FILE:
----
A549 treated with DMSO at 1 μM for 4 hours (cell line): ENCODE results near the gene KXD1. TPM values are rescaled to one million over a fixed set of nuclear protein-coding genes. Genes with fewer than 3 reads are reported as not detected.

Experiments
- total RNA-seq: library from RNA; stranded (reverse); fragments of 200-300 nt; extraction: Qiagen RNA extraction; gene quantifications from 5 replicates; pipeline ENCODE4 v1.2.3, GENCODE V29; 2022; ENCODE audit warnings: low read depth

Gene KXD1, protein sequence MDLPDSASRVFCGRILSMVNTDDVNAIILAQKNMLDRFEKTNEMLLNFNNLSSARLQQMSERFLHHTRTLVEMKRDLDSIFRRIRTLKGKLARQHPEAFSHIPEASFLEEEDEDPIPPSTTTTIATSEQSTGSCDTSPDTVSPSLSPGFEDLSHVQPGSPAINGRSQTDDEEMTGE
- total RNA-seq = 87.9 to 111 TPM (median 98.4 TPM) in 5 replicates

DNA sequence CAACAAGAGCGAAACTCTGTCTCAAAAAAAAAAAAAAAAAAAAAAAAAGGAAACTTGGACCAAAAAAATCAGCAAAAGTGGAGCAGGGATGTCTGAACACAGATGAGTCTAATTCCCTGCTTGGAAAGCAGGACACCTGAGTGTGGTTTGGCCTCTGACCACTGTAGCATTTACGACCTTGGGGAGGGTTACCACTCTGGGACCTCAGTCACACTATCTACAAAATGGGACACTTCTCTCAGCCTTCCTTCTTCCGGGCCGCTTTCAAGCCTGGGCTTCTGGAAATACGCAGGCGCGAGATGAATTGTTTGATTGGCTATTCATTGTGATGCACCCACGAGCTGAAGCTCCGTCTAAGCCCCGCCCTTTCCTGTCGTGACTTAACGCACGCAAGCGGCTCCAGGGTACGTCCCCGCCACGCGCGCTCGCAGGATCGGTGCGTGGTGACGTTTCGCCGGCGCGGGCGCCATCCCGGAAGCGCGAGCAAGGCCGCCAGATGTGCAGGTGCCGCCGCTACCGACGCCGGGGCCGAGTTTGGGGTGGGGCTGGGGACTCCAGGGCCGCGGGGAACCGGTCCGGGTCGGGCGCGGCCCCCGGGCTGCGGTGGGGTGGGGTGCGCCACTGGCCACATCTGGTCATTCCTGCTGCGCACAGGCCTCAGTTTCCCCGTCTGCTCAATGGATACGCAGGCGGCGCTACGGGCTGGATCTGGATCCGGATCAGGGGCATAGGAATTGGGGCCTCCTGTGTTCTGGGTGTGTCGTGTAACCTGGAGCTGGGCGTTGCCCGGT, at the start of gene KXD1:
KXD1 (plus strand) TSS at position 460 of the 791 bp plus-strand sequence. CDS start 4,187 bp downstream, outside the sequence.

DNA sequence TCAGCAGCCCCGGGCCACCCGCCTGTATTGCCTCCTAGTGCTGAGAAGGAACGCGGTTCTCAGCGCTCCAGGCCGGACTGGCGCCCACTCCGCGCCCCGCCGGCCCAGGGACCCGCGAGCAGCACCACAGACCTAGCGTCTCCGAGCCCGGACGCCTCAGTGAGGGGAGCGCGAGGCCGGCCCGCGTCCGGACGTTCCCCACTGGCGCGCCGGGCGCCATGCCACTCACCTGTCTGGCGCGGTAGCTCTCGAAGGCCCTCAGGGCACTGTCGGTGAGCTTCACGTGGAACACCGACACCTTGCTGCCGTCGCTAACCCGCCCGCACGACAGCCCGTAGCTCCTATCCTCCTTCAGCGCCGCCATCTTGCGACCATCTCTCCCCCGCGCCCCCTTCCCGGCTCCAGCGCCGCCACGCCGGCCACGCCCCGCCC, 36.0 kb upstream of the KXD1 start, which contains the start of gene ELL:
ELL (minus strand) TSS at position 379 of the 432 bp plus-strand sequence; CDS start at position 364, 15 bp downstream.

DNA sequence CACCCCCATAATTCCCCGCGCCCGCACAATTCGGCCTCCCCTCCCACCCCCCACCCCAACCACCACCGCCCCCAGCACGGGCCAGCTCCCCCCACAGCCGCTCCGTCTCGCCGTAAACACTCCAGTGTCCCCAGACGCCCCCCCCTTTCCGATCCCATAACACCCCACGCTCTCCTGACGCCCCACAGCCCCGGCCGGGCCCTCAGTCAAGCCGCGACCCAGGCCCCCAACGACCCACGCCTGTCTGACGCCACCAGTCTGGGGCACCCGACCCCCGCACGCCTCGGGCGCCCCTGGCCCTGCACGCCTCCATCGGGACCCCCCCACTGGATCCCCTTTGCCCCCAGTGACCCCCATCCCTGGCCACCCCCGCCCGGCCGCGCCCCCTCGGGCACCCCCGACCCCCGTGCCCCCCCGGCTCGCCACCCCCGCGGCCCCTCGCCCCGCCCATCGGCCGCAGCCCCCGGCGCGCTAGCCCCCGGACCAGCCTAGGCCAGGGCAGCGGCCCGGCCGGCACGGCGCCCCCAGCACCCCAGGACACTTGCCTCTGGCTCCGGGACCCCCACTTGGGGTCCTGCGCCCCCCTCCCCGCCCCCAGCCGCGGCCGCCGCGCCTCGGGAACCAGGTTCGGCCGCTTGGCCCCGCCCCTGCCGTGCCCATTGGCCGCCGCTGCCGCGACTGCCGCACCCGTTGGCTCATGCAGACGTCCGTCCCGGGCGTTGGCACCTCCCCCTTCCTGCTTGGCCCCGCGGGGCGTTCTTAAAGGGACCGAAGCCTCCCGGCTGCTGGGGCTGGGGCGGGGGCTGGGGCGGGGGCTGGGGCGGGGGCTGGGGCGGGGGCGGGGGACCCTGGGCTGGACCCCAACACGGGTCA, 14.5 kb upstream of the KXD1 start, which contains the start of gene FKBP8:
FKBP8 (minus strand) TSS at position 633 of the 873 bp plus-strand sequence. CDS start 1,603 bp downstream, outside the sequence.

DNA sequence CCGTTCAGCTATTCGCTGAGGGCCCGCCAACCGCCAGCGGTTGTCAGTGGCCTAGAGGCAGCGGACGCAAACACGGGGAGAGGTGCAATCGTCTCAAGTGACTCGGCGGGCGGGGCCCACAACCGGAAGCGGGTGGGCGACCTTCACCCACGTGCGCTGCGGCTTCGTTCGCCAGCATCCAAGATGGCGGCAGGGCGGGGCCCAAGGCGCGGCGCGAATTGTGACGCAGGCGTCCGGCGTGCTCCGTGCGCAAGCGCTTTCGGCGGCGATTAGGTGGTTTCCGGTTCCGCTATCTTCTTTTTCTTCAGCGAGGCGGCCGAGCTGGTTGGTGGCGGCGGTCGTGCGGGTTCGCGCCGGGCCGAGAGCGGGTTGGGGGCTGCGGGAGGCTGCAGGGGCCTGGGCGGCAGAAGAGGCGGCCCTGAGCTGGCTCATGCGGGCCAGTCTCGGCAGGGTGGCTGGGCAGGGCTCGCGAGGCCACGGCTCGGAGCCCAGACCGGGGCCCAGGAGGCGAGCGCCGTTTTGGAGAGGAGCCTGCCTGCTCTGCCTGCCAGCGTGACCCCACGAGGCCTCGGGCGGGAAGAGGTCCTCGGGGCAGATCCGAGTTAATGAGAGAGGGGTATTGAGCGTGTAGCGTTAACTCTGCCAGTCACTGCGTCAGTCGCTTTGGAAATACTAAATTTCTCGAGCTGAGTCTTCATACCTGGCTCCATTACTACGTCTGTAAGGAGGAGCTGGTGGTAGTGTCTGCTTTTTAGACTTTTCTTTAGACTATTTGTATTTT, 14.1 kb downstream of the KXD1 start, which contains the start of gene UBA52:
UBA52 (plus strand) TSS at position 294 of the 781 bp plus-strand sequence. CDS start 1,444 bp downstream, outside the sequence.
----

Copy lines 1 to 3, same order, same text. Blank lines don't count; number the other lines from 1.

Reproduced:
A549 treated with DMSO at 1 μM for 4 hours (cell line): ENCODE results near the gene KXD1. TPM values are rescaled to one million over a fixed set of nuclear protein-coding genes. Genes with fewer than 3 reads are reported as not detected.

Experiments
- total RNA-seq: library from RNA; stranded (reverse); fragments of 200-300 nt; extraction: Qiagen RNA extraction; gene quantifications from 5 replicates; pipeline ENCODE4 v1.2.3, GENCODE V29; 2022; ENCODE audit warnings: low read depth